Spring Into Free Nights

Spring Into Free Nights

Hilton and Hyatt free night promotions are designed to kick start frequent guests with a double espresso loyalty infusion. Hyatt Gold Passport rewards a free night after every two stays through June 30, 2010. Hyatt free nights must be redeemed by Aug. 31, 2010. Hilton HHonors awards a free night certificate after every four stays or 10 nights through June 30, 2010. Hilton free nights are valid for one year from date of issue and gone is the Q1 earning limit of three free nights.

Unlimited free nights, redeemable system-wide, is as good as it gets for hotel loyalty promotions. The potential to leverage hotel spend on paid hotel stays with high value free nights makes the next few months the perfect season to spring for elite, take on a new hotel loyalty program or just maximize cheap hotel travel now to secure a free luxury getaway in the future.

Free night promotions are designed to fill rooms and get people back into hotel travel. Hotels are struggling with occupancy averaging just over 50 percent in the U.S. for Q1 2010. When hotel travel picks up steam again, currently forecast to be 2012, the free night promotions will likely fade away. For now, the frequent guest with a loyalty card is the traveler reaping the rewards.

Gaining elite status as you earn free nights makes hotel stays even more rewarding. High elites generally receive complimentary room upgrades, even on award nights.

Many travelers give more effort to securing a seat in the front of a plane rather than a suite in a hotel. Perhaps the price differential between economy class and first class tickets makes the effort more rewarding. Perhaps it is the prestige.

A scene from Cameron Crowe’s film “Jerry Maguire” shows the main female character Dorothy eavesdropping on Jerry’s conversation as a flight attendant closes the curtains to first class. Dorothy, segregated back to her economy class side of the cabin, blows her nose in a tissue. As her son asks, “What’s wrong, mom?” Dorothy replies, “First class is what’s wrong. It used to be a better meal. Now it’s a better life.”

Many elite frequent flyers tend to agree — first class is a better life.

Mileage runs are a travel concept many frequent flyers have come to internalize for miles and elite status maintenance. Flyers recognize the profound difference in air travel once you reach high elite with your frequent flyer program. Elites fast-track through airport lines, receive complimentary upgrades to the front of the plane, earn more miles per flight and several annoying fees are waived. There is a reason flyers take to the skies on transcontinental and overseas flights for no other purpose than to reach the magic mileage threshold for high elite status.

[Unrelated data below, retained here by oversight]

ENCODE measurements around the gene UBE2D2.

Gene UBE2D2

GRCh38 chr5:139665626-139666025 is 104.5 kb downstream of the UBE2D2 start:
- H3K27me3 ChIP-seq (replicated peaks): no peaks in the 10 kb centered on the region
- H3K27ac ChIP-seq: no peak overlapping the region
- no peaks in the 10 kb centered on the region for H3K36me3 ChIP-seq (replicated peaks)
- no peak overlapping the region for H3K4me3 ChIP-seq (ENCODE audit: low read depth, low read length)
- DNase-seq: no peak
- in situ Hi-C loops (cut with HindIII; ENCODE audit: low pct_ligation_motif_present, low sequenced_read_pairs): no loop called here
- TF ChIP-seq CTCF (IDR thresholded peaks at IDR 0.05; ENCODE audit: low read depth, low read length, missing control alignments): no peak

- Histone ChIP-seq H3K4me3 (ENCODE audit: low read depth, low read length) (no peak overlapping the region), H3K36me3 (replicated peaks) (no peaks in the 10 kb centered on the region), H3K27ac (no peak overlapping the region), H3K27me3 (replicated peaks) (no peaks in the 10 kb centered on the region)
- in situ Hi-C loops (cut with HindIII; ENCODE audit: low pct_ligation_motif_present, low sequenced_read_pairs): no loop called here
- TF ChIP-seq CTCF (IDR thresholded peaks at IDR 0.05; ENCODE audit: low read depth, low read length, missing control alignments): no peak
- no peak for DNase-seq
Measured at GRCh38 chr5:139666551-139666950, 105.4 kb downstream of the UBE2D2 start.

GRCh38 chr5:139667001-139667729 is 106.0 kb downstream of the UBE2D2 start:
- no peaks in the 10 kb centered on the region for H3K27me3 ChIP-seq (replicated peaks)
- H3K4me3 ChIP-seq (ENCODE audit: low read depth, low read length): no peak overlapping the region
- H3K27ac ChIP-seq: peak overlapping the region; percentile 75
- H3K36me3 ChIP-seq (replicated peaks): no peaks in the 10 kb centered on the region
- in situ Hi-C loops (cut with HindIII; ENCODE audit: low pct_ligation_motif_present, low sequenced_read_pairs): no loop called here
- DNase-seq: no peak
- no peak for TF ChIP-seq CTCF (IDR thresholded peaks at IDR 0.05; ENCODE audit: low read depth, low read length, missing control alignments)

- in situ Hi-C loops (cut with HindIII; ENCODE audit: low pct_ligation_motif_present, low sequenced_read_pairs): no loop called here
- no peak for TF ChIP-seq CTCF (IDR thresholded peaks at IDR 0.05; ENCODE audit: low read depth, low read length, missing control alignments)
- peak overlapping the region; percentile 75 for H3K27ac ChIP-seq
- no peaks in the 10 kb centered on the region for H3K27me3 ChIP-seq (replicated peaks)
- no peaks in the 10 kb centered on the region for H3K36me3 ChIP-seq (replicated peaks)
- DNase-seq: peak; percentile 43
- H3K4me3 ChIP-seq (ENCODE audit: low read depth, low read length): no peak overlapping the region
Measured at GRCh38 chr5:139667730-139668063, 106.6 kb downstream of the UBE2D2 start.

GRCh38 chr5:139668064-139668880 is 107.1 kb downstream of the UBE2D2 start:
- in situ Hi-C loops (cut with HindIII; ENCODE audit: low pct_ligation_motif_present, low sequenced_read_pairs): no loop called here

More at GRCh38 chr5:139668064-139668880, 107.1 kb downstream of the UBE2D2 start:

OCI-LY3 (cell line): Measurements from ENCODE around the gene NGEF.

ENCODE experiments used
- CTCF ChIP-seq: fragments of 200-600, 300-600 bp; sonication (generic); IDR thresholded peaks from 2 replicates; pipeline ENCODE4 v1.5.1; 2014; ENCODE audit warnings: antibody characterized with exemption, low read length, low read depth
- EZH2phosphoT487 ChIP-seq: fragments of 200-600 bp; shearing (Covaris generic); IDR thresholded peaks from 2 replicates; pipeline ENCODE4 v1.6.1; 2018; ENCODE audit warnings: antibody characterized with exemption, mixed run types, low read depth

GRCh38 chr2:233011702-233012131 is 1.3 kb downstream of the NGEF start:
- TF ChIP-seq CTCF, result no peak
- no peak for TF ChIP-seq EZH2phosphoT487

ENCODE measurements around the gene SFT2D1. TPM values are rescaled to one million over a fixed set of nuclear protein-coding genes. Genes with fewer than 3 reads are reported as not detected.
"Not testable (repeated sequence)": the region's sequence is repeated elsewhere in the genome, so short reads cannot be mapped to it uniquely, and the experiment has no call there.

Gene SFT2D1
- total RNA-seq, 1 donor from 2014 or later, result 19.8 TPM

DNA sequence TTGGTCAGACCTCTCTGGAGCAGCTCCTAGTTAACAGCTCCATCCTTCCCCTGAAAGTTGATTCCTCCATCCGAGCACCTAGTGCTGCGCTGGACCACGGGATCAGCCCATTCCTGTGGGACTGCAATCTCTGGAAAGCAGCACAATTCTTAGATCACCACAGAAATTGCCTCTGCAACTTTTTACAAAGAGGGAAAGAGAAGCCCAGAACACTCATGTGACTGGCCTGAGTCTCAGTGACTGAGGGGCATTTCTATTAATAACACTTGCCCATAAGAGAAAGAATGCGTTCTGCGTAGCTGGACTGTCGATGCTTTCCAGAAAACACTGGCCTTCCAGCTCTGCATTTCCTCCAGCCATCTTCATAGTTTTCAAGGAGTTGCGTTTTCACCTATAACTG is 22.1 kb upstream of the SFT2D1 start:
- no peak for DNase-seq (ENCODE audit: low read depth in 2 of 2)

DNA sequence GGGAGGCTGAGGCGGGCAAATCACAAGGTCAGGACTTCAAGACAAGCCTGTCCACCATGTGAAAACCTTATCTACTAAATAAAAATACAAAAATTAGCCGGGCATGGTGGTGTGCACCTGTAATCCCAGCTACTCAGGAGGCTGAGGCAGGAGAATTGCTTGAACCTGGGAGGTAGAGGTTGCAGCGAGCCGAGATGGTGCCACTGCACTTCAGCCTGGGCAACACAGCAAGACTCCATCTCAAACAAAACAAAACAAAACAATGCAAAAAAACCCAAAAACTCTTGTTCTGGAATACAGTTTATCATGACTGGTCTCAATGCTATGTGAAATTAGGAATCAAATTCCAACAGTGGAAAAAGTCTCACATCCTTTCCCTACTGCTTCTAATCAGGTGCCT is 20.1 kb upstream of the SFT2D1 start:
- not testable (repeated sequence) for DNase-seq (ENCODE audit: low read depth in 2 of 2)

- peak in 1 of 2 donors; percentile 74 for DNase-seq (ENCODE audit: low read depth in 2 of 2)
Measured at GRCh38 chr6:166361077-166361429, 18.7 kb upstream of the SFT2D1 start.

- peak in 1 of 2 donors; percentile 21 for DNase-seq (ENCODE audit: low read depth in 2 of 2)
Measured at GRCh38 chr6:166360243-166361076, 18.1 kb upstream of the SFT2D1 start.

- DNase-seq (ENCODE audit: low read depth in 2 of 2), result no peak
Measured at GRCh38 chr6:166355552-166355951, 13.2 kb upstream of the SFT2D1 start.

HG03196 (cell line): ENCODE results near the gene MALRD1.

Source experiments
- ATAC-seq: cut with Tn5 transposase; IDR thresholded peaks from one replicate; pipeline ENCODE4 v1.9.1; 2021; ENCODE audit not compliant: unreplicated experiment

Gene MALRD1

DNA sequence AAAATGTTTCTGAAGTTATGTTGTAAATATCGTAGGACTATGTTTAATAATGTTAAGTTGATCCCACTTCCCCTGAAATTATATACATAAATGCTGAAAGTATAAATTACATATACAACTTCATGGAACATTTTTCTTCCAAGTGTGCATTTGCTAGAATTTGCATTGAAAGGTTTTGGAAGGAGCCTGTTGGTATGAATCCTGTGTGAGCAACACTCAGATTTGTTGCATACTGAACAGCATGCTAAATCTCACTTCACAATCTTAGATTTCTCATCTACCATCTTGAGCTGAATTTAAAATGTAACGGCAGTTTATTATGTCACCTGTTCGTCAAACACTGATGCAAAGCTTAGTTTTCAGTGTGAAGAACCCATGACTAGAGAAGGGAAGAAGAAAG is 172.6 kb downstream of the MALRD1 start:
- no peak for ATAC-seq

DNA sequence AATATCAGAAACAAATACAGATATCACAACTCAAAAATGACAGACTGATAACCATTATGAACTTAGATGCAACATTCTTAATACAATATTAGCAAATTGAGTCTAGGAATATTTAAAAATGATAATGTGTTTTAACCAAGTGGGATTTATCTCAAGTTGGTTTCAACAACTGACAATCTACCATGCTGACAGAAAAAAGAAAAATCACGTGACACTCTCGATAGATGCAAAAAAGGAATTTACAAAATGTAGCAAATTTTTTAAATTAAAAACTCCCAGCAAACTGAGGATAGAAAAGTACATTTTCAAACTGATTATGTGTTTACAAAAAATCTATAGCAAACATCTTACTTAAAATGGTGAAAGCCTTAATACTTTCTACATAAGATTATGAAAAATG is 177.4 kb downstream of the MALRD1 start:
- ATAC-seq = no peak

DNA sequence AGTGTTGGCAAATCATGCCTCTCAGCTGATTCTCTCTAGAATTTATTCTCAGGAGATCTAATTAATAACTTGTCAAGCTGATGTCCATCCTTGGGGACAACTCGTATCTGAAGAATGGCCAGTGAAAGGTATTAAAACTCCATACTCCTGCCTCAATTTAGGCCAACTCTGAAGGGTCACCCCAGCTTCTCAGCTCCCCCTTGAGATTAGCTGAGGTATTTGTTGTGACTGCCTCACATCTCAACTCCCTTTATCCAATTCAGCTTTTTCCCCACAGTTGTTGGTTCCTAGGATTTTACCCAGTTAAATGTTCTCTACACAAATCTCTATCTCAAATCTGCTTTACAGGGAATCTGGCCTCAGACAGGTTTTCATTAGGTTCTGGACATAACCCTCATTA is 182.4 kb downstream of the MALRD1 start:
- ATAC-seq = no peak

But aside from the obvious benefits of being an elite flyer, perhaps there is also an ego factor motivating the frequent flyer to mileage runs. Seated in row 2 of the first class cabin, all the economy flyers are green with envy seeing you relax in a better seat with your pre-flight champagne.

The suite is not visibly sweeter to the masses of non-loyal frequent guests. Priceline or Hotwire gets you a room at the same upscale hotel at a bargain rate, albeit in the economy section. The price-oriented guest doesn’t walk through the hotel and view elite frequent guests sitting in larger rooms, eating complimentary meals or relaxing with big screen TVs, papers and snacks in the exclusive hotel club lounge. Hotel high elite status is a solitary satisfaction that most guests rarely see, unlike the slow parade of economy class flyers filing past the elite flyers seated in first class.

High elite frequent guests are afforded benefits in the hotel equivalent to first class. The cost to reach and maintain high elite hotel loyalty status is generally far lower compared to maintaining high elite frequent flyer status.

Hotel hopping for stays is the frequent guest equivalent of mileage runs. An airport hotel for one night before departure and one night upon arrival can add two additional stays to your downtown hotel stay. Rather than spend time in transit sightseeing around a major city, have multiple stays in different hotels around the city and focus on the local vicinity. For some travelers, the benefits of free nights and elite status outweigh the inconvenience of changing hotels to maximize stays. Earning free nights make the next few months a great time for hotel hopping.

For those of you who missed the unprecedented hotel industry free night promotions of 2009, or like me, reaped a bonanza of free nights in 2009 with multiple hotel programs, history does repeat itself in 2010.

I’m wishing you suite dreams and a better hotel life for 2010.

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